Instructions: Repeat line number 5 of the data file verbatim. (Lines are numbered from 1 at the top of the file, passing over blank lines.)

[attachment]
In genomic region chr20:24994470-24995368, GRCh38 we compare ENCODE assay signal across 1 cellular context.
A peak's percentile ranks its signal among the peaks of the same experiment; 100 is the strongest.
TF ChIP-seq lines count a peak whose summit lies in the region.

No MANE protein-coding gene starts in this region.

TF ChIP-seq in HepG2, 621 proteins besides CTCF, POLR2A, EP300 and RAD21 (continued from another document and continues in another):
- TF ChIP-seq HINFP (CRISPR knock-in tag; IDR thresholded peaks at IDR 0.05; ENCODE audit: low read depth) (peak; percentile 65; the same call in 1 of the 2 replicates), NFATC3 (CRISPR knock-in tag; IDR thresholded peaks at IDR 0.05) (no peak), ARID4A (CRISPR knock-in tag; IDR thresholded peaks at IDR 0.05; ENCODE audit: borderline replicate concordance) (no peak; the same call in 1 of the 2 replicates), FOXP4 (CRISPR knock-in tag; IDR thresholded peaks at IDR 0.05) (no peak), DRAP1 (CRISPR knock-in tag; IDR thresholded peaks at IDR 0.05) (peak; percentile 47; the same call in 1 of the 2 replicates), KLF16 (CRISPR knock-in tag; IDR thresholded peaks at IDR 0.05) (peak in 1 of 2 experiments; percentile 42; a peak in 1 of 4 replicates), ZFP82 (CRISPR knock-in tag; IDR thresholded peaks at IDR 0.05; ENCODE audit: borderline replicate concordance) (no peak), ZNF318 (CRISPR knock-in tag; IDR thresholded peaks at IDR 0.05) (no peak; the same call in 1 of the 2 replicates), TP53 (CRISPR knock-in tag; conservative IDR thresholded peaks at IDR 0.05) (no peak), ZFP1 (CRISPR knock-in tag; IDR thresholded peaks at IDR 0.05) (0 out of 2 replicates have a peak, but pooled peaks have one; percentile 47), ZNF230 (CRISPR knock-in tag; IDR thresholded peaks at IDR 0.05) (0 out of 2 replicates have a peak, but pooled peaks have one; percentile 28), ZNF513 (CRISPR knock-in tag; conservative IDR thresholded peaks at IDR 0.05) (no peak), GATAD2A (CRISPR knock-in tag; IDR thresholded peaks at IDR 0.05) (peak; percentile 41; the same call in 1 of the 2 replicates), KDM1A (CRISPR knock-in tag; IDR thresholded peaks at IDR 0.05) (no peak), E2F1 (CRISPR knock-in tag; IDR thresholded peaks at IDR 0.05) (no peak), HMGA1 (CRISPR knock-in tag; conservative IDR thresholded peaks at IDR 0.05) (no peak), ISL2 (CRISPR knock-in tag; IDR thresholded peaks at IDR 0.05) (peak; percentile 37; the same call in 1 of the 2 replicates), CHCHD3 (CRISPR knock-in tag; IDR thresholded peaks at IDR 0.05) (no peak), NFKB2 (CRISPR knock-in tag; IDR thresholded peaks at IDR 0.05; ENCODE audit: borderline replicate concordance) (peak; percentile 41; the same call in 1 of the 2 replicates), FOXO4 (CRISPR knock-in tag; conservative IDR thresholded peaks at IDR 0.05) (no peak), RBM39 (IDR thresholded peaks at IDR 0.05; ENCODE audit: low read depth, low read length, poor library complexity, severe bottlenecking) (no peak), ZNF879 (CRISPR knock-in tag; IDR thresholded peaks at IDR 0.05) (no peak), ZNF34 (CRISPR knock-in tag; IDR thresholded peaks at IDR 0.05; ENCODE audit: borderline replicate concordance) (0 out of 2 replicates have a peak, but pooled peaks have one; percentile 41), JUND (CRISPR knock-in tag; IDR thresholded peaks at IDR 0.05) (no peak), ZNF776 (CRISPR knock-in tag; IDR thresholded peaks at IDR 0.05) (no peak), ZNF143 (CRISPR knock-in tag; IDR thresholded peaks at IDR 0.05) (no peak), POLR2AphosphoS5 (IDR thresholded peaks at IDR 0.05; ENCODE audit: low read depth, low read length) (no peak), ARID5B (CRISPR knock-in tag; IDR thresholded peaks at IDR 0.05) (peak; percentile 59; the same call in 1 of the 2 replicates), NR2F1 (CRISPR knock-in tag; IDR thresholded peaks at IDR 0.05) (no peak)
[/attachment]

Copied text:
TF ChIP-seq in HepG2, 621 proteins besides CTCF, POLR2A, EP300 and RAD21 (continued from another document and continues in another):